At the time you apply for Presumptive SSI Disability - and only when applying for Presumptive SSI Disability - you can ask for an Emergency Advance Payment based on dire need. If your Presumptive claim is approved, and if the office you are applying at has check-writing capability (all Field Offices and some Branch Offices), and if they agree, they can and often will cut you a check immediately so you can leave with the money.

An Emergency Advance Payment is to assist in emergencies such as if you are moving and need extra money for the move or are about to be evicted from your apartment. An Emergency Advance Payment is not an additional payment. It truly is an "Advance" payment. You aren't eligible for SSI benefits, even Presumptive benefits, until the first of the month following date of application.

Most offices will only allow you to get as an Emergency Advance Payment equal to a pro-rated amount of the next month's check based on the day of the month that you apply. For example: If you apply and are approved for Presumptive and request an Emergency Advance Payment on the 20th of the month, you may be given an Emergency Advance Payment for 1/3 of the next month's payment.

Any money you walk out of the office with will be subtracted from the next month's payment. If taking the full amount out of your next month's check will create a substantial burden, Social Security may elect to withhold 1/6 of the Emergency Advance Payment from the next six SSI checks.

NOTE: Not all Social Security field offices have check-writing capabilities. Look for a District office. If you apply for an Emergency Advance Payment at a District office, you should be able to walk out with a check. Branch offices usually can get a check issued, but it may take two to three days for you to get it.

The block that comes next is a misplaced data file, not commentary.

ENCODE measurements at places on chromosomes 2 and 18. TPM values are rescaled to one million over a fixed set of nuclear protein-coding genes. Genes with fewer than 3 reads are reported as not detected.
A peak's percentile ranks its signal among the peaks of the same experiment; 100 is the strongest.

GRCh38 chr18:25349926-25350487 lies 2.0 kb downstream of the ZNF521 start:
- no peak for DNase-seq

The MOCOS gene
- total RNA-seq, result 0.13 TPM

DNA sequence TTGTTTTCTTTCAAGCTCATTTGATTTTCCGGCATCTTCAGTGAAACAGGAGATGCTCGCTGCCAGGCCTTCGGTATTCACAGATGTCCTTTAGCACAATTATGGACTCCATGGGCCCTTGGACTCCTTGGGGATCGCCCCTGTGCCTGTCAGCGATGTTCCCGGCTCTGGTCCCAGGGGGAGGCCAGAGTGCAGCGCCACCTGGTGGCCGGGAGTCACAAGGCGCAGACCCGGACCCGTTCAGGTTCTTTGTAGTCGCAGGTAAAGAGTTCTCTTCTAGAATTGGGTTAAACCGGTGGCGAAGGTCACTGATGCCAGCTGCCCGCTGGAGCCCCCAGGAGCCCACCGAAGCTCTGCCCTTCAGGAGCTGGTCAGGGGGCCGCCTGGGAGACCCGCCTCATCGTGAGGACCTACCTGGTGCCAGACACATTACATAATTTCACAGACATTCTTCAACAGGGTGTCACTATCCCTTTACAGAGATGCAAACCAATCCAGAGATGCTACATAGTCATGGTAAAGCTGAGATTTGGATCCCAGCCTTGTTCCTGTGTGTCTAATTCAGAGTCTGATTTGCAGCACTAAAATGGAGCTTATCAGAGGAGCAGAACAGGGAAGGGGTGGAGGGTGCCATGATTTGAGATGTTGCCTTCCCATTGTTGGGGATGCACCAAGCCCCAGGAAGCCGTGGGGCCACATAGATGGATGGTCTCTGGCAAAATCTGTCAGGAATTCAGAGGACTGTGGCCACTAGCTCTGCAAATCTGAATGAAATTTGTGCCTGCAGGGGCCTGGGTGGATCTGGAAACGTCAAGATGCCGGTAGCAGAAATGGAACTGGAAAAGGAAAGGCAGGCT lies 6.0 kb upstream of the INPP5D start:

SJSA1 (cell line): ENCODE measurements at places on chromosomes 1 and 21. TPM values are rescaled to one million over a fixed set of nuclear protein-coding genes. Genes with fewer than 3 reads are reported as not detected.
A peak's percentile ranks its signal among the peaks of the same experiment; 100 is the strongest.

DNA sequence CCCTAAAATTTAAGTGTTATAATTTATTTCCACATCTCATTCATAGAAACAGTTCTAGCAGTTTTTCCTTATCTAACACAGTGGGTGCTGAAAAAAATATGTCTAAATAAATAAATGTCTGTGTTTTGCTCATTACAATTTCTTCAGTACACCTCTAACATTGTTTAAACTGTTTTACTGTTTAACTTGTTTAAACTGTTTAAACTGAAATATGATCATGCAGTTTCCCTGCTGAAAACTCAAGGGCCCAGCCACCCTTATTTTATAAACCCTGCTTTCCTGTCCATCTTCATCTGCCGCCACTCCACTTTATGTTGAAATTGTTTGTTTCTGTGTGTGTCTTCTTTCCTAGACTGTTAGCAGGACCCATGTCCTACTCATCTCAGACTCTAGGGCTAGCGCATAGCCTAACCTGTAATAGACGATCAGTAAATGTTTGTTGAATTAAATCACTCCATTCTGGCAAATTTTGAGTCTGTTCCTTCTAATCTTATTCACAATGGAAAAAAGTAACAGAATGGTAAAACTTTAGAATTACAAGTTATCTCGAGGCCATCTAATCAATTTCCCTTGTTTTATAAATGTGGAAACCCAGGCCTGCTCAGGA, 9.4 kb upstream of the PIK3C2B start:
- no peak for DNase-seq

Applying For Presumptive SSI Disability

To receive these payments, you must appear to meet all the income and resource factors of eligibility and also provide documentation, including a physician's statement, that you fit within one of the categories of people who are eligible for this benefit. See above for a list of conditions that fit as Presumptive disabilities.

One of the documents you will need to bring is a statement from your doctor detailing your disability and showing that it falls within one of the criteria. Don't be surprised if your local office insists that the doctor's statement also be faxed from the doctor's office. Some offices are requiring that due to an increase in fraudulent applications.

If you have HIV/AIDS, for a list of the kinds of information Social Security asks professionals to help determine whether you are disabled as defined in the law, see: offsite link

We have been informed by a benefits counselor that there are some Social Security offices that have refused to accept an application for Presumptive Disability payments. Should you encounter such an office, go to the supervisor. This can be a losing battle, however, since it is the local office that determines your eligibility for Presumptive benefits.

Applying for an Emergency Advance Payment (EAP)

Emergency Advance Payments are at the discretion of the local Social Security office. The procedure for an Emergency Advance Payment varies among the various offices even more than Presumptive SSI.

In addition to having Branch offices that can't issue checks, there are offices that will refuse to immediately write a check and make you return in a few days to get the check.

Others will not make Emergency Advance Payments at all.

Hopefully, a knowledgeable person at your local disease specific non-profit organization will know how your local offices handle these payments. The organization can also help guide you about maximizing your chances for obtaining an advance.